You probably think that the Kara Kum is nothing but sand, lifeless and hot. But that's not always so.
   In the springtime every bush and shrub blooms. The slopes are ablaze with crimson poppies, and everything beyond is green. An eagle soared overhead, probably trying to spot a gopher or a hare.
   Chubby little gerbils went scampering off the road and diving into their burrows.
   We paused to take a rest beside an old abandoned well and there we saw a cobra. It raised up, ruffing out the pouches on its neck, but we didn't go near it. Now snakes are protected by law: their poison is used to make medicine.
   We also saw a herd of gazelles. How swiftly they ran!
   Then we stood for a long time and watched a large, bright- ty  plumed  roller  soar  and  circle  in  the  air  above  our "jeep".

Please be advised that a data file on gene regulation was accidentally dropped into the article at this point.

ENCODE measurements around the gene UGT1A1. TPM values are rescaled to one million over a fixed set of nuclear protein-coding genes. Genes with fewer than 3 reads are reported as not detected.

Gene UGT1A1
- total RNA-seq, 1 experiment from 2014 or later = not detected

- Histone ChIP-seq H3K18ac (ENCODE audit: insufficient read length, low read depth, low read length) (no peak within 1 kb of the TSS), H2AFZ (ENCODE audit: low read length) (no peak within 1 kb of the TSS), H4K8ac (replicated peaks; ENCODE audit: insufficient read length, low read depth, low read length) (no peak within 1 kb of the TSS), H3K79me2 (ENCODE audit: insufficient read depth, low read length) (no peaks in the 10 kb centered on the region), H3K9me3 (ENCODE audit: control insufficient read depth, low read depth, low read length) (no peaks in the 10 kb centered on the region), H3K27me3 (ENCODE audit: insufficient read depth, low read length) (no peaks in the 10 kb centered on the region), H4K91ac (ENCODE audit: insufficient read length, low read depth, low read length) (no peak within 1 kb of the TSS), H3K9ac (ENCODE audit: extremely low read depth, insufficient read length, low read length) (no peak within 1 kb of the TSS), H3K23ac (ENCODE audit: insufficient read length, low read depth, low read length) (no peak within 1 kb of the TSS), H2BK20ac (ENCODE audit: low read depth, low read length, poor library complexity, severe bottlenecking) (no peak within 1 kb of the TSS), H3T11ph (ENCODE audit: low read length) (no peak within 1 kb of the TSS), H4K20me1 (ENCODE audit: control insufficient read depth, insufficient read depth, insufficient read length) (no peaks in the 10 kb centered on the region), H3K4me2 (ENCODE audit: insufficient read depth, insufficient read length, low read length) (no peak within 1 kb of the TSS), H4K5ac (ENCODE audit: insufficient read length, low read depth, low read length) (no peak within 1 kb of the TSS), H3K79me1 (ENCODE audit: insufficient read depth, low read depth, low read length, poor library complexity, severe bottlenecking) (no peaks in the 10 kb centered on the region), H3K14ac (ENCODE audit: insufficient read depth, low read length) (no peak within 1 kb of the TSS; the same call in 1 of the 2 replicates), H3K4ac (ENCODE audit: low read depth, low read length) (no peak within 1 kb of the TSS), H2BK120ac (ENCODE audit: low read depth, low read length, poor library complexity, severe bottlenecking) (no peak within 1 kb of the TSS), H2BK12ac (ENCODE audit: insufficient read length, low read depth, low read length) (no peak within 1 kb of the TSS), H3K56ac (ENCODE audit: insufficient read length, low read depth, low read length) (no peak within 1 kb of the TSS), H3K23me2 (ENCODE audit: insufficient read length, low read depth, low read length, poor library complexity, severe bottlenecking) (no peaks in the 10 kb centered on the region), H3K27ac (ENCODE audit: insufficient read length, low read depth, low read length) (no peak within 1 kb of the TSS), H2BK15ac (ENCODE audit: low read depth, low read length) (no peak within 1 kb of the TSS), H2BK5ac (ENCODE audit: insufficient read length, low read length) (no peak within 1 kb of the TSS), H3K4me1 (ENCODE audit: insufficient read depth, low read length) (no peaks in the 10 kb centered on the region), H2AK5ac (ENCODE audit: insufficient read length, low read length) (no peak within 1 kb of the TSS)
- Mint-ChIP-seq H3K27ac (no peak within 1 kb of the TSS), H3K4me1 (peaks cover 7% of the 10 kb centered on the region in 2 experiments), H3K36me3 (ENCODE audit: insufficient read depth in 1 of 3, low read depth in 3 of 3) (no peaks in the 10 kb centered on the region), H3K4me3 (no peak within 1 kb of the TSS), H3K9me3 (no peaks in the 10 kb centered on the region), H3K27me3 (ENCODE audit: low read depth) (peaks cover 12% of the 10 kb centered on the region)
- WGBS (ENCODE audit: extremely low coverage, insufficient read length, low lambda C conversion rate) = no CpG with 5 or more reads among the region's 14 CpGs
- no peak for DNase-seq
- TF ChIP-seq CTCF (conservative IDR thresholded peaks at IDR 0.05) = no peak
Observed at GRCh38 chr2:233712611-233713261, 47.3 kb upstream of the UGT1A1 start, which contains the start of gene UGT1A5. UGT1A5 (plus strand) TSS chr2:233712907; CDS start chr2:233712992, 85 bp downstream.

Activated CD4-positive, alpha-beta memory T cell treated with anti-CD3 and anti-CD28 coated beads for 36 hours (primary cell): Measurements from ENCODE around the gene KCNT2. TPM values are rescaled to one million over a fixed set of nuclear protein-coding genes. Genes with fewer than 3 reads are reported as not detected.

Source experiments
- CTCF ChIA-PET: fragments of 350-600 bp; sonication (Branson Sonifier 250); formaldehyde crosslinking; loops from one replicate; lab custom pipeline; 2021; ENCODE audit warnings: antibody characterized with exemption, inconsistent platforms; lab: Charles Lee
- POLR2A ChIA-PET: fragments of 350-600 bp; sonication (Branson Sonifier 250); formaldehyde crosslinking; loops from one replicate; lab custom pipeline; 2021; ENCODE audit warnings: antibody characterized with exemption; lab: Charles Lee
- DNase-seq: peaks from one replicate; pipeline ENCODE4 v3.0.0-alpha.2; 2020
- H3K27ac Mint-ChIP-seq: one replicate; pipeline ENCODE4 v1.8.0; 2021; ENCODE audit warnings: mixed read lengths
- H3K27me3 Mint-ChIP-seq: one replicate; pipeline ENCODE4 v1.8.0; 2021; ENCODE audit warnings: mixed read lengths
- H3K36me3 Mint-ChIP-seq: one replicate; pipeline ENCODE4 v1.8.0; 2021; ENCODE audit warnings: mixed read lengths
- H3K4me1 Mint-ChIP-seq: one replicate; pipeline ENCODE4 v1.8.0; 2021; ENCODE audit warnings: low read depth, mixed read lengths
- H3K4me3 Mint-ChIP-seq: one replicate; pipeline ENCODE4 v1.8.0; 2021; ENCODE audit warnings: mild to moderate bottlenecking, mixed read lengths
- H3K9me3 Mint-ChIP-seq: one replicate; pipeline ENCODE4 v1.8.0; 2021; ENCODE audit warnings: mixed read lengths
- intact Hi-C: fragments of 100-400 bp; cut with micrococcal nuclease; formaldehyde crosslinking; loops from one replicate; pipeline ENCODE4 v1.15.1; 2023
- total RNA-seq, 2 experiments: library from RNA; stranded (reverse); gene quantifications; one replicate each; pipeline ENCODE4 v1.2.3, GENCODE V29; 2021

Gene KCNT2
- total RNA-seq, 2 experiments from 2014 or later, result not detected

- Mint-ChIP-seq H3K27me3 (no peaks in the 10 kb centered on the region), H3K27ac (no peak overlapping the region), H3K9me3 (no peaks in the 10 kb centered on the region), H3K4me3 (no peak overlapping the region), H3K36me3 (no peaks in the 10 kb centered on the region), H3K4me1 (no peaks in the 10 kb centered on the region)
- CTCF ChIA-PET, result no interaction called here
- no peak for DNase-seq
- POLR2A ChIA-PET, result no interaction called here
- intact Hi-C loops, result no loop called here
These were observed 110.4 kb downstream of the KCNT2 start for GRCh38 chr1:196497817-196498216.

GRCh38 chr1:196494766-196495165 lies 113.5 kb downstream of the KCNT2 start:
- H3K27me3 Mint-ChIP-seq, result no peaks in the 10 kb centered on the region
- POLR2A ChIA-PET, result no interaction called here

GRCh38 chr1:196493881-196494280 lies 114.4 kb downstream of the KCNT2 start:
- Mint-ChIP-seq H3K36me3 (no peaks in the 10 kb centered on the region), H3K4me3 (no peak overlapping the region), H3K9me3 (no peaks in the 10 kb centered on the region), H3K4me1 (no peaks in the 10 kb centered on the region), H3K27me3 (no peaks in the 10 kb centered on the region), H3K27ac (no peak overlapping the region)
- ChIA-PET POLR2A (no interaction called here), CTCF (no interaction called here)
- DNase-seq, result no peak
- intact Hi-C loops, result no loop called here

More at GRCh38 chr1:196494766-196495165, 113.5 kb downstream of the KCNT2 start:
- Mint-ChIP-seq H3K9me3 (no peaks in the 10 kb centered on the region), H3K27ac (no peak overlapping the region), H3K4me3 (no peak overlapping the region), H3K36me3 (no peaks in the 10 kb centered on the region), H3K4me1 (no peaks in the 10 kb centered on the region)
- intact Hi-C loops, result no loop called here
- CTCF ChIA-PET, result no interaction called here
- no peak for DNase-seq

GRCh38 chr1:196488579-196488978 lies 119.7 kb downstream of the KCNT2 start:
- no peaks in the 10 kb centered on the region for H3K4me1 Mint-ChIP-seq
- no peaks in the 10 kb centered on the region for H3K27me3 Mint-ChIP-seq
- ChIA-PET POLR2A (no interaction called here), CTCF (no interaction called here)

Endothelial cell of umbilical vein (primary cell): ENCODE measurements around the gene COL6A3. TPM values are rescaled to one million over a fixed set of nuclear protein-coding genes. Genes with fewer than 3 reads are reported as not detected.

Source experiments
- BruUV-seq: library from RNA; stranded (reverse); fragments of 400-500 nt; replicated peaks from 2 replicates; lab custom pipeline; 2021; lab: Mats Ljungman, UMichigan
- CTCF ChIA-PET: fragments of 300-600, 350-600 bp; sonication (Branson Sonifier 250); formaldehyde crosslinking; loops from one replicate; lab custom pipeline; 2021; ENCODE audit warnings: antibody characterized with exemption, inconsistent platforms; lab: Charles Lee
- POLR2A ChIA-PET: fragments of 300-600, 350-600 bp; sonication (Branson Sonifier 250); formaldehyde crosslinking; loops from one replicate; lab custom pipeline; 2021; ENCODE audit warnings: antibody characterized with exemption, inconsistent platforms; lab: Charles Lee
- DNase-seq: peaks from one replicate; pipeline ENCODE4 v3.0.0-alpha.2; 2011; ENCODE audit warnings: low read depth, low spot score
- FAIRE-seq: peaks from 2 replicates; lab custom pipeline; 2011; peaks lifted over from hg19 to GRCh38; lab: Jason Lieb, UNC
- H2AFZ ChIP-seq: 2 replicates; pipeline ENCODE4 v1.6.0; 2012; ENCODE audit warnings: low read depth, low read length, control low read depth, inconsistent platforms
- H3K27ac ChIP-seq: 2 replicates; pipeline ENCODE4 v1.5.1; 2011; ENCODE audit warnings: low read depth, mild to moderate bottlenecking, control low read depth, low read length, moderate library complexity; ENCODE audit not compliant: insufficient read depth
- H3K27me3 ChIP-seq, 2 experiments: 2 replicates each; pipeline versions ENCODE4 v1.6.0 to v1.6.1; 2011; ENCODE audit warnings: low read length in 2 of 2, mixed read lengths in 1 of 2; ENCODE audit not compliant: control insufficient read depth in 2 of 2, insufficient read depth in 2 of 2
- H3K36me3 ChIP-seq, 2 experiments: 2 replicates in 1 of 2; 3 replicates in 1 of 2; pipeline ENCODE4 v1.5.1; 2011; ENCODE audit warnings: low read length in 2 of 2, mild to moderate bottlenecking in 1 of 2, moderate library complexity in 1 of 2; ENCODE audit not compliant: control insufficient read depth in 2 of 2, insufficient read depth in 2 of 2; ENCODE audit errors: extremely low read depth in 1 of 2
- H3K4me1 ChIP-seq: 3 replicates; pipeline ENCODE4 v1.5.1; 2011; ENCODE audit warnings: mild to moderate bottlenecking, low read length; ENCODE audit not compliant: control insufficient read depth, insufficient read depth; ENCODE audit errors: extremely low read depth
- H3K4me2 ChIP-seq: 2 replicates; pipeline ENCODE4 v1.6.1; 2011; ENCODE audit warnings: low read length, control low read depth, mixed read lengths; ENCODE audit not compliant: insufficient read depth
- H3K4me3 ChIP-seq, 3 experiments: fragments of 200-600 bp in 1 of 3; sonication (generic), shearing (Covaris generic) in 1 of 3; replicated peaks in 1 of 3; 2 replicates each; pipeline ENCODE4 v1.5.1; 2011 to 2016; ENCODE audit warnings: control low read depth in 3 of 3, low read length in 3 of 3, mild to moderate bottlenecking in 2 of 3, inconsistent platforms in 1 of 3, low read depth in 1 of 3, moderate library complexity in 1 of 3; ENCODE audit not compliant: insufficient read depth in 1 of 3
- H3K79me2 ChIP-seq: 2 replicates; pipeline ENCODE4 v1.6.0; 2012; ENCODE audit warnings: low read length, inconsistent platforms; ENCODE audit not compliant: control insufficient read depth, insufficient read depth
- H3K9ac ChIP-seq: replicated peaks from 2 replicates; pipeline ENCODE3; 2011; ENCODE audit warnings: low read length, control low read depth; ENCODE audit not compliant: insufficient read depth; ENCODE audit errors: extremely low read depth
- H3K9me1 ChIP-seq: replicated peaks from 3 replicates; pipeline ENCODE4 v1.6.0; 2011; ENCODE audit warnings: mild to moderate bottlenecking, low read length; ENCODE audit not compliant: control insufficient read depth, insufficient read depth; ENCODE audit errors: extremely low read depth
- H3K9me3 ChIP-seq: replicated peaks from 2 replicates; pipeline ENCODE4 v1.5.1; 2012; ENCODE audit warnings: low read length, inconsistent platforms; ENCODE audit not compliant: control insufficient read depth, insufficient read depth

It was evening by the time we arrived at the camping ground. The sun, enormous and white, was already touching the distant hills. The shepherds were sitting around on a felt carpet eating kaurma-roasted lamb's meat, and drinking tea.
   Chary-aga stood up to greet Uncle Kuly and placed a hand on my shoulder.
   The sheep stood huddled together, stretching out their necks to stare at the newcomers. Chary-aga's helper packed up the camel. It would carry food, water, and other provisions to the steppe camping ground. The flock goes there around midnight to browse and rest. During the day it's too hot.
   Uncle Kuly changed quickly into his heavy boots so as to pro- tect his feet from thorns and the bites of snakes and scorpions upon which he might accidentally tread in the dark.
   "Sit down and rest, my son," Chary-aga said to Uncle Kuly. "You must be weary from the road."
   "I've already rested enough, dear Chary-aga. I can't wait to get out into the steppe."
   "Can I go too?" I asked.
   "You can come along with me tomorrow," Chary-aga promised. "Today we'll have some tea and look at the stars."
   "Will you tell me a story?"
   "Of course."